Davis beat odds to lead OU

Editor's note: SoonerNation's Jake Trotter interviewed Steve Davis for his book "I Love Oklahoma/I Hate Texas." Parts of this story were repurposed from interviews from the book.

NORMAN, Okla. -- Steve Davis didn't look the part of a winning quarterback the first time he took the field in the Red River Rivalry game in 1972. As a jittery reserve redshirt freshman warming up before Oklahoma's annual clash with Texas, Davis overthrew a receiver so badly the pass knocked the hat off a woman sitting in the stands. Right then, Sooners assistant coach Barry Switzer walked by and barked, "Davis, you're gonna to have to get a helluva lot better to ever play in this game."

Davis got better. A helluva lot better. As quarterback of the Sooners, Davis won 32 games over three seasons and lost only once. He also won two national championships and never lost to Texas.

"He didn't have the greatest speed and wasn't the greatest thrower," said former Oklahoma assistant Leon Cross, responsible for convincing then-head coach Chuck Fairbanks to offer Davis a scholarship. "But he was just a winner in every way, and he proved it."

Davis, 60, died on Sunday after the private plane he was in crashed into a South Bend, Ind., neighborhood. The Beechcraft Premier I twin jet had departed from Jones Riverside Airport in Tulsa, where Davis lived.

"A very tough day for Oklahoma," Cross said.

As a kid growing up in the eastern Oklahoma town of Sallisaw, Davis had two dreams. He wanted to be a Baptist minister, and he wanted to quarterback the Sooners. Davis once said he knew only two songs when he graduated high school: "Amazing Grace" and "Boomer Sooner."

Davis became an ordained Baptist minister as a teen. He would fulfill his other dream, too.

Growing up, Davis idolized Sooners quarterback Bobby Warmack, and tried to look like him when he started playing football -- down to the towel Warmack wore on the front of his pants.

Yet even though Davis badly wanted to be a Sooner, Fairbanks didn't want him back, initially passing on offering him a scholarship. After all, Davis wasn't as big, as fast or as strong as the other quarterbacks the Sooners had been recruiting.

But Cross, in charge of recruiting eastern Oklahoma, kept pitching Davis to Fairbanks. And finally, after Clyde Crutchmer switched his commitment to Colorado, Fairbanks agreed to give Davis Oklahoma's final scholarship.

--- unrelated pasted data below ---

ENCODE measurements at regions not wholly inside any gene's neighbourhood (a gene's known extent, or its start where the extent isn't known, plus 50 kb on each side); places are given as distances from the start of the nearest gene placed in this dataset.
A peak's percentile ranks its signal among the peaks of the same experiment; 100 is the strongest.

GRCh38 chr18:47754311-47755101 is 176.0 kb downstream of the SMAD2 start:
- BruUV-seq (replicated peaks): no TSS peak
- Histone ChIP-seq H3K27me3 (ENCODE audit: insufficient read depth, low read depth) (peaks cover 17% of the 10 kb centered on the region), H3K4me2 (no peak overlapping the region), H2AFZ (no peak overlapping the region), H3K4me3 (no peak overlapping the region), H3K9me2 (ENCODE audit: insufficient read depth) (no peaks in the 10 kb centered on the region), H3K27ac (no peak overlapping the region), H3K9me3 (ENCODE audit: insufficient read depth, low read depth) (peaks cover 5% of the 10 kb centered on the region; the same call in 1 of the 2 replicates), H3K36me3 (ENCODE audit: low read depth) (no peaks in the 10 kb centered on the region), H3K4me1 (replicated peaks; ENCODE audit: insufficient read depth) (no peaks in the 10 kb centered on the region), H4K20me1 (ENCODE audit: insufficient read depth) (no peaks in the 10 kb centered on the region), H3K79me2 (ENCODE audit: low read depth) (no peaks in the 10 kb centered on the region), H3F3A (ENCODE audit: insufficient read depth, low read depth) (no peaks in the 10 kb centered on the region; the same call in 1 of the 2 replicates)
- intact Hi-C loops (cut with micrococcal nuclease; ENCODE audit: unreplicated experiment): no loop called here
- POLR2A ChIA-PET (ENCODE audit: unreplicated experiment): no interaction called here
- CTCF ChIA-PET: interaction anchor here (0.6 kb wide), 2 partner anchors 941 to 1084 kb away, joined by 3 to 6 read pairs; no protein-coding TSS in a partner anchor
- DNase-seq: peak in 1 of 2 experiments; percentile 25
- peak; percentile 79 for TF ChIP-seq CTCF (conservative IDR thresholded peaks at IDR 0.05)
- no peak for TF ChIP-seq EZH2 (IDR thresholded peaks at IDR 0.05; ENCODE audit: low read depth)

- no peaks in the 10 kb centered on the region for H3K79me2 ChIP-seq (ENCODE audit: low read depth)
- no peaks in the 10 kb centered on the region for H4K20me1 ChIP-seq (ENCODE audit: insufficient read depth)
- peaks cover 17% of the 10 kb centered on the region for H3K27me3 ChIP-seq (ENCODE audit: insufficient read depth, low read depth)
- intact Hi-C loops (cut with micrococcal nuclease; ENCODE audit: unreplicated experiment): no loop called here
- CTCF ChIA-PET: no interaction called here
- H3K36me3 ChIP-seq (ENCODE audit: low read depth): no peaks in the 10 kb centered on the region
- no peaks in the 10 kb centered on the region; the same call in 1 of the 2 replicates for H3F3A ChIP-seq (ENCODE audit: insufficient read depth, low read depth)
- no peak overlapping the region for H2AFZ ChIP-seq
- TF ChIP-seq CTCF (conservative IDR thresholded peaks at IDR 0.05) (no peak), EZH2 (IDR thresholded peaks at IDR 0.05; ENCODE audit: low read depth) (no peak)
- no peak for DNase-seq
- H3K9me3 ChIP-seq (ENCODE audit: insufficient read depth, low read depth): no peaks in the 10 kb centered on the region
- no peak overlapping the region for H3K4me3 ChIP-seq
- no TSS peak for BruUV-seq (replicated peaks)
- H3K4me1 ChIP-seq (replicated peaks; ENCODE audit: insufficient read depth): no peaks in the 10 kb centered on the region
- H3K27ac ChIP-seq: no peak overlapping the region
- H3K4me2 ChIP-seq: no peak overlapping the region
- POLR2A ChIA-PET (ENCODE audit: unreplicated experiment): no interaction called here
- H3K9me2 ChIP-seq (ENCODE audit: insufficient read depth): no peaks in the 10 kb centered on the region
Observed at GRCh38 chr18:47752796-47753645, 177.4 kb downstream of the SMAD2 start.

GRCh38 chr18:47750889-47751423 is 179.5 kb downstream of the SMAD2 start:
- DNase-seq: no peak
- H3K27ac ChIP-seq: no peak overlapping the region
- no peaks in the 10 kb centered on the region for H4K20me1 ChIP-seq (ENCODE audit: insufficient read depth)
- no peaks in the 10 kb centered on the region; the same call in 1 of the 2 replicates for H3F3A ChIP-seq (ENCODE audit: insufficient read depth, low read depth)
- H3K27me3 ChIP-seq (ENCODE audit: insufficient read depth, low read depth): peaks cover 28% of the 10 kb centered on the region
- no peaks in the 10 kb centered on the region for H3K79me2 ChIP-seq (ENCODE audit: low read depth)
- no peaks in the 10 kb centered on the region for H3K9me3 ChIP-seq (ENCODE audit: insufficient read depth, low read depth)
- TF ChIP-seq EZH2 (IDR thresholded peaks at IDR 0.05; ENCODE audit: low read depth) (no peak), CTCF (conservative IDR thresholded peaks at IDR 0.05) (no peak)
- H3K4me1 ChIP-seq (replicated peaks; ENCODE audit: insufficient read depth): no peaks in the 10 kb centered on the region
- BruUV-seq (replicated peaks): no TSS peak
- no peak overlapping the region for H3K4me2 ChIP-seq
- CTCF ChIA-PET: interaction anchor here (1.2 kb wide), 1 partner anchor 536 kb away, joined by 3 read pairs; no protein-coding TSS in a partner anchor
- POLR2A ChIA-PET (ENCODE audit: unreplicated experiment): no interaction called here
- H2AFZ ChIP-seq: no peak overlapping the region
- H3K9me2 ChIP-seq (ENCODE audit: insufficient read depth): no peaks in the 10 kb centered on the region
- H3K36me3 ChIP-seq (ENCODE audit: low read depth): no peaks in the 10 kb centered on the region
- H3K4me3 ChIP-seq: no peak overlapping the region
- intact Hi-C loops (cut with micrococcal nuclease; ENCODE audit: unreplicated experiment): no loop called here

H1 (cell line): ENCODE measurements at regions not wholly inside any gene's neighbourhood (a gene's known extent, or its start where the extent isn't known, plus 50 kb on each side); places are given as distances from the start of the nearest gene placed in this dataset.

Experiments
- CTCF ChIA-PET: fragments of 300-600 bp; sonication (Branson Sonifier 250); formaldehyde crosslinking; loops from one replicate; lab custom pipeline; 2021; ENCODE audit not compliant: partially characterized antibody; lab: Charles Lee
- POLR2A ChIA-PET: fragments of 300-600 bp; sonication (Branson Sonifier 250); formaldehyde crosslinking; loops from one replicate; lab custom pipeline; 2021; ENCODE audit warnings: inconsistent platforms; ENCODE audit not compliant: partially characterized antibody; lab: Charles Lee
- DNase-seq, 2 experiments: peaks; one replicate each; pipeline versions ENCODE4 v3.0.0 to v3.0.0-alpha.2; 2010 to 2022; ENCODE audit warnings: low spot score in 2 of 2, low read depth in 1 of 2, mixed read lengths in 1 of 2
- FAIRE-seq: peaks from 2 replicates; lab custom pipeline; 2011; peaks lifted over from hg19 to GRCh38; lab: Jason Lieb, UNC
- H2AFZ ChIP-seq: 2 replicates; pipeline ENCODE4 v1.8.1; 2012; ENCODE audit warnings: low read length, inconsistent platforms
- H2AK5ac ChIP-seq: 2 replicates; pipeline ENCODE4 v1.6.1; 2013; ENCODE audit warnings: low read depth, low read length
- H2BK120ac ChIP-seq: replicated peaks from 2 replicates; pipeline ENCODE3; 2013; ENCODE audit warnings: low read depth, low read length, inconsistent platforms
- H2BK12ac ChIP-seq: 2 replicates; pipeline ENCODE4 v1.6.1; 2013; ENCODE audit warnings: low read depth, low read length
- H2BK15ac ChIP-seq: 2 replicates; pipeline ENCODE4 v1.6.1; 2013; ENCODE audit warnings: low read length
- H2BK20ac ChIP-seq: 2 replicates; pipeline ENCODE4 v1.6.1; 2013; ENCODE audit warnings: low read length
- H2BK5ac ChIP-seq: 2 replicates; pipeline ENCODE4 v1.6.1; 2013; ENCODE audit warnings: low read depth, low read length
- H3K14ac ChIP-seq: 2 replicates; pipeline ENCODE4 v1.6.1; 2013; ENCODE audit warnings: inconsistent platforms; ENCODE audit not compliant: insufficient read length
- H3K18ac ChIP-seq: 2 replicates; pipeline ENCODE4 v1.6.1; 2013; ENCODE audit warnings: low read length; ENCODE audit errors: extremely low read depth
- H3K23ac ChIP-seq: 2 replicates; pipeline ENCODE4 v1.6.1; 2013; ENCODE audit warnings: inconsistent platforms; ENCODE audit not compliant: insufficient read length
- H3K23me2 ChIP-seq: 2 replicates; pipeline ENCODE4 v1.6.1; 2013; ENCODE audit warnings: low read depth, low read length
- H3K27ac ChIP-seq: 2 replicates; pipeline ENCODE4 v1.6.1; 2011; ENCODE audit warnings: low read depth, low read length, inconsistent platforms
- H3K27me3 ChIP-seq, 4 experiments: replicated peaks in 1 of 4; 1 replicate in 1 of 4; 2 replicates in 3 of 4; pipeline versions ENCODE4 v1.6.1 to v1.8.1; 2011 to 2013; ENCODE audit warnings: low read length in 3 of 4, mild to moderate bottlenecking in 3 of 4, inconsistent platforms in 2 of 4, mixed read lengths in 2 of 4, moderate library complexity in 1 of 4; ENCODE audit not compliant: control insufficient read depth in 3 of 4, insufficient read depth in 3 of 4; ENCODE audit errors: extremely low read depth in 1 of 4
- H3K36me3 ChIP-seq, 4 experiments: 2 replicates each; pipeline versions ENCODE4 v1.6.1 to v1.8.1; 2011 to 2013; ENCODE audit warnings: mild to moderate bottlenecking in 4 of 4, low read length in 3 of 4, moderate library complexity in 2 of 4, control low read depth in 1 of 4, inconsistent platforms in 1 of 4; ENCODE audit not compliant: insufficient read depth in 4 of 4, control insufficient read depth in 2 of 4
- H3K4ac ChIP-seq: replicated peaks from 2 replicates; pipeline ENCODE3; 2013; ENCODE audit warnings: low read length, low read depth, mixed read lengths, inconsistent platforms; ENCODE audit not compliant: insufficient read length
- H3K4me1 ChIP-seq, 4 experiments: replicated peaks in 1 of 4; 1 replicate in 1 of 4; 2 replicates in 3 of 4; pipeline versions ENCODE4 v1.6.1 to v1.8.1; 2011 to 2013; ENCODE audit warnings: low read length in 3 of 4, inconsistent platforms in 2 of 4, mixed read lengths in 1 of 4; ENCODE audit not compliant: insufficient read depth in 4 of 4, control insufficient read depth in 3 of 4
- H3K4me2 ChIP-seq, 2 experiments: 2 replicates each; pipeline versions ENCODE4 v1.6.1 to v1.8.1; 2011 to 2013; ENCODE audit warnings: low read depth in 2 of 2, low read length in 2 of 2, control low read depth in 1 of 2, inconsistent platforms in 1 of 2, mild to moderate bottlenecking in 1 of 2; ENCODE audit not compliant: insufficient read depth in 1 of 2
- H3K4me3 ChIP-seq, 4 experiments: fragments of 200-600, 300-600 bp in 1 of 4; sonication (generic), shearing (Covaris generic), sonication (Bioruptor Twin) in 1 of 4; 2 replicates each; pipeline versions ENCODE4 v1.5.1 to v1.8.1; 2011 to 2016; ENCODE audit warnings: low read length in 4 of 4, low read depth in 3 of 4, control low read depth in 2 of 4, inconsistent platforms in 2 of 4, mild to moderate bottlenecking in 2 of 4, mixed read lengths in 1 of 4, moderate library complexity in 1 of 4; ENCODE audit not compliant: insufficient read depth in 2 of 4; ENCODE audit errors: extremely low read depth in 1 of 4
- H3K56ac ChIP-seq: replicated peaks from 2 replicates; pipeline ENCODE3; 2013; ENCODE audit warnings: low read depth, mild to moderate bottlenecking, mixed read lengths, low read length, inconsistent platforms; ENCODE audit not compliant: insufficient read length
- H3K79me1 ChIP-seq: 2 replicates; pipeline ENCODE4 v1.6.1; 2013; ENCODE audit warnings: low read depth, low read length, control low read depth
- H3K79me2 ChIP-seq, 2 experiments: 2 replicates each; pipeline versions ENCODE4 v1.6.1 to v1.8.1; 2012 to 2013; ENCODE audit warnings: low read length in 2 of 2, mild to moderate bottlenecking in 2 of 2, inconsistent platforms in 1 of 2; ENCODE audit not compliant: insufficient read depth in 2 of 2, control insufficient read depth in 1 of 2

"I remember his high school coach told me 'He's not the greatest athlete, but he's a winner,'" Cross said, "'and he'll win games for you.'"

When Davis got to Norman, he was No. 8 out of the eight freshman quarterbacks.

"Nobody thought Steve would ever play quarterback at OU," Tinker Owens, who would become Davis' favorite receiver, once said.

But over the course of two years, Davis quietly ascended to the top of the depth chart. He couldn't throw like Warmack or run like wishbone great Jack Mildren. But Davis had a unique knack for avoiding mistakes. And with All-Americans such as Lee Roy Selmon and Rod Shoate on defense and Joe Washington on offense, that's all the star-studded Sooners needed out of their quarterback.

"He didn't beat us," said Switzer in an interview for a chapter on Davis in my "I Love Oklahoma/I Hate Texas" book. "He was sound. That's why he played."

Many times, though, Davis was more than simply sound. Especially when the pressure was greatest.

In his Cotton Bowl debut in 1973, he passed and ran for four touchdowns as the Sooners destroyed Texas 52-13. The following season against the Longhorns, he rushed for Oklahoma's only offensive touchdown to lead the Sooners to a come-from-behind 16-13 win.

Then in 1975, Davis called a brilliant late-game audible against Texas that propelled Horace Ivory's go-ahead 33-yard touchdown run in another Sooners victory.

Davis' only defeat came later in that season, a 23-3 loss at home to four-touchdown underdog Kansas. Despite winning 28 consecutive games and a national championship, Davis was roundly booed by the Oklahoma fans every time he jogged onto the field. After the loss, one fan even complained to the Daily Oklahoman newspaper that Davis lacked the "spirit" of an Oklahoma quarterback.

Understanding firsthand how fickle fans can be -- especially with quarterbacks -- Davis sent Landry Jones an encouraging two-page letter last fall after Jones was thoroughly criticized following Oklahoma's early-season loss to Kansas State.

The next game, Jones tied Davis' win total with one of the best performances of his career in a smothering victory over Texas Tech.

"That showed great courage," Davis said days later. "All the right things that you want in your quarterback."

Davis himself showed great courage, too. After the Kansas boos, the Sooners rallied around their quarterback and dominated the rest of season.

In the Orange Bowl victory over Michigan, Davis was named most valuable player as the Sooners captured their second straight national title.

"He was a man of character, a great leader," Cross said.

"And all he did was win."